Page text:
There are such a variety of roles and opportunities available in the film industry that it can be a very fruitful and rewarding career path to follow.
There are however, many misleading stereotypes associated with working in the film industry that we want to crack to reveal the truth.
We spoke to the Academy of Film, Theatre and Televisions film tutors Andrew Lawrence and Miro Bilbrough to find out the realities of the film industry.
To become successful in most industries, hard work is a necessity. However Andrew argues how “You must love film as a craft first and foremost, because it will never be an easy lifestyle. If you love your work, you will never question going beyond the call of duty.
If you are not prepared to do the hard yards and you are looking for a soft life you are not the person for the job. Someone must have a good work ethic. If you are keen and shine optimism, and are ready to jump in and help across all departments, it will not go unnoticed.”
Opportunities for film makers is arguably on the rise, with some high production value blockbusters now coming to Australia including Mad Max and Pirates of the Caribbean. Australian film passed a significant box office milestone, surpassing the all-time box office record of $63.4 million set in 2001 and was at $64 million^ in 2015.
Andrew: “I believe the Australian film industry has created some amazing incentives as of late for up and coming directors, producers and writers. SPAAmart and Screen NSW's Aurora Program were at the forefront of discovering new talent.”
Experience and Networking
Experience is key, and networking is part of that. Andrew talks from his experience working in the industry arguing that "if you do volunteer your services and you do it with enthusiasm, you suddenly find yourself being contacted for paid jobs. Say if you want to be a director, the first step I s to volunteer as a 2nd AD. After a while you will learn the tricks of Firsting and it will lead to either a paid gig as a 1st AD, or at least being asked to fulfil the 1st AD role in a volunteer nature. It is really about getting slates on your resume.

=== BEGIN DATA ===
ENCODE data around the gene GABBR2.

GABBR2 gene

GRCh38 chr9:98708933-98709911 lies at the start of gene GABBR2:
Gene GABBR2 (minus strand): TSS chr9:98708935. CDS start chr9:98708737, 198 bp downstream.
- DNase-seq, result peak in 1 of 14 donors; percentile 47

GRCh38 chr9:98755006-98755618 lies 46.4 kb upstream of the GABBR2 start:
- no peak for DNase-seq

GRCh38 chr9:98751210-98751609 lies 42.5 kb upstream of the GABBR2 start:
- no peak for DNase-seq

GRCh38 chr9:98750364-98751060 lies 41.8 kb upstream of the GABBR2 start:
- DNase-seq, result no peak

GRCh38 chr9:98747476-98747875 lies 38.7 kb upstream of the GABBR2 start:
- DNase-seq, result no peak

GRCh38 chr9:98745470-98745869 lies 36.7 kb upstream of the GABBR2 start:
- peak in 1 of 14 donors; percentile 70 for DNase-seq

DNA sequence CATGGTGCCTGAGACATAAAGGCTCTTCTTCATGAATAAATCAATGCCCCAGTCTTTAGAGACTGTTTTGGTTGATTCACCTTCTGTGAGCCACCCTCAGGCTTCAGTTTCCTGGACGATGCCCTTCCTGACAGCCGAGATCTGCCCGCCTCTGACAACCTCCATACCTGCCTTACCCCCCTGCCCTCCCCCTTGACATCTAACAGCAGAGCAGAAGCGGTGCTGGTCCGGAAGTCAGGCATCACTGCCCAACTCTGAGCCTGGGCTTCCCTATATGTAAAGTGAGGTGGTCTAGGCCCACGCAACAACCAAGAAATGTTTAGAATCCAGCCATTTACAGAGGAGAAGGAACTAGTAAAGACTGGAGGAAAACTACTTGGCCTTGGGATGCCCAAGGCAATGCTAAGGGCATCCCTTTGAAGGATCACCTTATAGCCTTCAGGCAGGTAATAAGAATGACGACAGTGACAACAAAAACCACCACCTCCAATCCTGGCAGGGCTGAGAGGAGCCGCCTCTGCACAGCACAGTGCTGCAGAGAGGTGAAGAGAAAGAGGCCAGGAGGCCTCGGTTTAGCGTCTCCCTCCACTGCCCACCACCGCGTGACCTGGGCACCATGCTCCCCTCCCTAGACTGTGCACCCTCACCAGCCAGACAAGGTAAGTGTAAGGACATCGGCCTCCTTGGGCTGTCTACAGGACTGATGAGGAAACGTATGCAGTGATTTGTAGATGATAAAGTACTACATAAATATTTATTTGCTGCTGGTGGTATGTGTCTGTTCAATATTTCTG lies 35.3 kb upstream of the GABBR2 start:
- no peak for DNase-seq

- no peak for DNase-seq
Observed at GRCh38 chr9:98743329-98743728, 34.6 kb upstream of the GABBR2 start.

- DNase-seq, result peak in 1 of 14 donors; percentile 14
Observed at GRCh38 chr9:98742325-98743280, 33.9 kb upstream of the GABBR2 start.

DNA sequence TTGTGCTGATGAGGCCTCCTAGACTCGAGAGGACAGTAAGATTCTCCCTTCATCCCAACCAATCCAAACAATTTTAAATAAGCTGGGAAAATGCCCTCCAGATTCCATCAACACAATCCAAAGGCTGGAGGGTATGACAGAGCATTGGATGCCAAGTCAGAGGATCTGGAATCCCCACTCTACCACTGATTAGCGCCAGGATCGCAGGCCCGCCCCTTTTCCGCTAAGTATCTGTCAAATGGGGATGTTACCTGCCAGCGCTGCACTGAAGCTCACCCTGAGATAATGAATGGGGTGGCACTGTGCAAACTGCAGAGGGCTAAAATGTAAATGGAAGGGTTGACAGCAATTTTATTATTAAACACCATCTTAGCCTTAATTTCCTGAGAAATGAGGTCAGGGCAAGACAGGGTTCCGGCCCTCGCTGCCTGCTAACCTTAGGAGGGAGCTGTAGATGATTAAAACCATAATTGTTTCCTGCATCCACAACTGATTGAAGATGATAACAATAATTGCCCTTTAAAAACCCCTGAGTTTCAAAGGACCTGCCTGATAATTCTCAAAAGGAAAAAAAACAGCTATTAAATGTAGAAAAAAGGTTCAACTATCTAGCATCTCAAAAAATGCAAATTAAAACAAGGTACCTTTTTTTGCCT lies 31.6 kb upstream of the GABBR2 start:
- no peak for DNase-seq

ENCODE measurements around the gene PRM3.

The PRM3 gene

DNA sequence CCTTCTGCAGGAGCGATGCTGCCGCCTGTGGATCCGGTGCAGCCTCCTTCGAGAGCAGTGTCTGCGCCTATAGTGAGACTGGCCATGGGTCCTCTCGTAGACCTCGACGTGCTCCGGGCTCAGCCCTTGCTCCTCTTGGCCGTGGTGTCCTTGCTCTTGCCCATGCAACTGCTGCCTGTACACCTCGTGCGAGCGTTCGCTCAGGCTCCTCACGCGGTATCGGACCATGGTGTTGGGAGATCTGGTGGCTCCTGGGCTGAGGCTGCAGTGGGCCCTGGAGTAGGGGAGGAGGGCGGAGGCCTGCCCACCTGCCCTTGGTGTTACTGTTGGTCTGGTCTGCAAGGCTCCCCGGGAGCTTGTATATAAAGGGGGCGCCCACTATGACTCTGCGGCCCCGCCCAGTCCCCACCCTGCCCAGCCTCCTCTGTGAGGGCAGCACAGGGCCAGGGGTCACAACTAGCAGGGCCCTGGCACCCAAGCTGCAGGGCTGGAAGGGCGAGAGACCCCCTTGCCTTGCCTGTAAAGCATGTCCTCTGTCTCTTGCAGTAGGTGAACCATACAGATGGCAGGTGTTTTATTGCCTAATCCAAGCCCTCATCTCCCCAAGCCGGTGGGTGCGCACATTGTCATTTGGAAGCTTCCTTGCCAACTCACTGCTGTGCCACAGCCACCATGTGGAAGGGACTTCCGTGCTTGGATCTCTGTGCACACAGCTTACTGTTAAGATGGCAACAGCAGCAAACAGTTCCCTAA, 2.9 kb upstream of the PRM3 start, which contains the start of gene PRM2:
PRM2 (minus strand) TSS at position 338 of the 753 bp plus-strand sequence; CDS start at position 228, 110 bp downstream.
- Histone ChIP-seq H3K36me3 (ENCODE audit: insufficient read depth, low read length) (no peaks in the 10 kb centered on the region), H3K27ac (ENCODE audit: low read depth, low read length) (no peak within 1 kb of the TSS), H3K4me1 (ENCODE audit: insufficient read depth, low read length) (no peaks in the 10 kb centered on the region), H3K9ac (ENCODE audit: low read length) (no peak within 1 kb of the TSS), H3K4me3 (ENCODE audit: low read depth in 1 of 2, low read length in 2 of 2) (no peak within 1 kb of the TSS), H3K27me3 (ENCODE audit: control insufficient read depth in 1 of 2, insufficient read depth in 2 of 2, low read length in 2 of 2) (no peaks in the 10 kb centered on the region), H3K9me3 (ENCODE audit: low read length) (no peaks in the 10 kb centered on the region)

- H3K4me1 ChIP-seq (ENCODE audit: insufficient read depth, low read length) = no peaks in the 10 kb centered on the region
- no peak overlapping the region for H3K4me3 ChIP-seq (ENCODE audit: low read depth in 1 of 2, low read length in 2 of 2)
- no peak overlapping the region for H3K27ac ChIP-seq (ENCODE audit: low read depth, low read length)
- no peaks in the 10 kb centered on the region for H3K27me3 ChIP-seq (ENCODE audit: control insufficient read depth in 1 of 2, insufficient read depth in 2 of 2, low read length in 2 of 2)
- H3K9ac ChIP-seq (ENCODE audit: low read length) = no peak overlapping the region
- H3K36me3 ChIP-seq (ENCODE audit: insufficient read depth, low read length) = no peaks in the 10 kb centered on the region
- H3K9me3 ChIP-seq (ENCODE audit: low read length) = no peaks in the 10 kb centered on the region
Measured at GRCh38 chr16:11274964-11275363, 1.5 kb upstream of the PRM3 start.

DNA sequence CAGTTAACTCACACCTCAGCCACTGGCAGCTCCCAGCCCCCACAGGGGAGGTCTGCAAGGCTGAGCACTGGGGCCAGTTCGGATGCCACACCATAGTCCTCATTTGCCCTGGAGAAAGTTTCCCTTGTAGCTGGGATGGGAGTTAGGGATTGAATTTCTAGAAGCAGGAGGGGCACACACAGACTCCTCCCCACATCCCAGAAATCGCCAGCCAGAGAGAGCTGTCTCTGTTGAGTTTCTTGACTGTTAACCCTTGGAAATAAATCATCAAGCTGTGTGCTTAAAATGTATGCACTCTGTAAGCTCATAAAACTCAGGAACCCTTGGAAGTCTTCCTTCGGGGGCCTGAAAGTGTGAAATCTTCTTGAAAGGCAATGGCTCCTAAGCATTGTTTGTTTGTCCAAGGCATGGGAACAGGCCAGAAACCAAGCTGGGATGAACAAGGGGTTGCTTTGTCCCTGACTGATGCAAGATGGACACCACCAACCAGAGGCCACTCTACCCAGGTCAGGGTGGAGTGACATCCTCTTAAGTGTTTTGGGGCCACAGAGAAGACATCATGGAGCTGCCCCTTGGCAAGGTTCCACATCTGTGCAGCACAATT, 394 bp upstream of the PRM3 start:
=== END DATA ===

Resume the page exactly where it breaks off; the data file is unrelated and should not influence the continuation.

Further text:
Working on crews in this nature also allows you to get contacts which can be very useful when you want to make a short film, and you can call in favours from experienced crew. The more shorts for your resume, the more credibility you have as a director when you go for funding. I have also known many production mangers who voluntarily assisted reputable producers, who then came on to work for them. In the end, these once volunteer production mangers went on to become producers and in turn, the producers who they did volunteer time with became their Executive Producers vouching for them in the industry. In the end it is about gaining trust and experience.””
Miro: Make films. Pound on doors. Target the filmmakers whose work you passionately admire: approach them. Make films. Pound on doors. Be passionate. Don’t be shy. Cultivate your art. Follow what you love.
Especially due to the advancement of technology, the film industry is constantly changing, and as a film maker you must be able to constantly adapt to changes in the industry.
“ 'Crack The Big One' - is one of those stereotypes that is not true, especially for directors in the Australian industry. I believe it is a process a constantly learning your craft. Your first film should show a style that allows you to learn constantly and be pushing you to reach for something bigger. Your idea must be simply executed as a new film maker” Andrew contends.
Miro maintains “you have to aspire to be an artist in order to make extraordinary work and speak to an audience. I believe the best filmmakers are artists who have cultivated a voice that is uniquely theirs. Maybe this will give you market value, maybe not. There are no guarantees: this is a business built on risk— like all art.”
Andrew agrees, suggesting “you must keep true to your vision, only then will you step out from mediocrity, the banal and watering down. “
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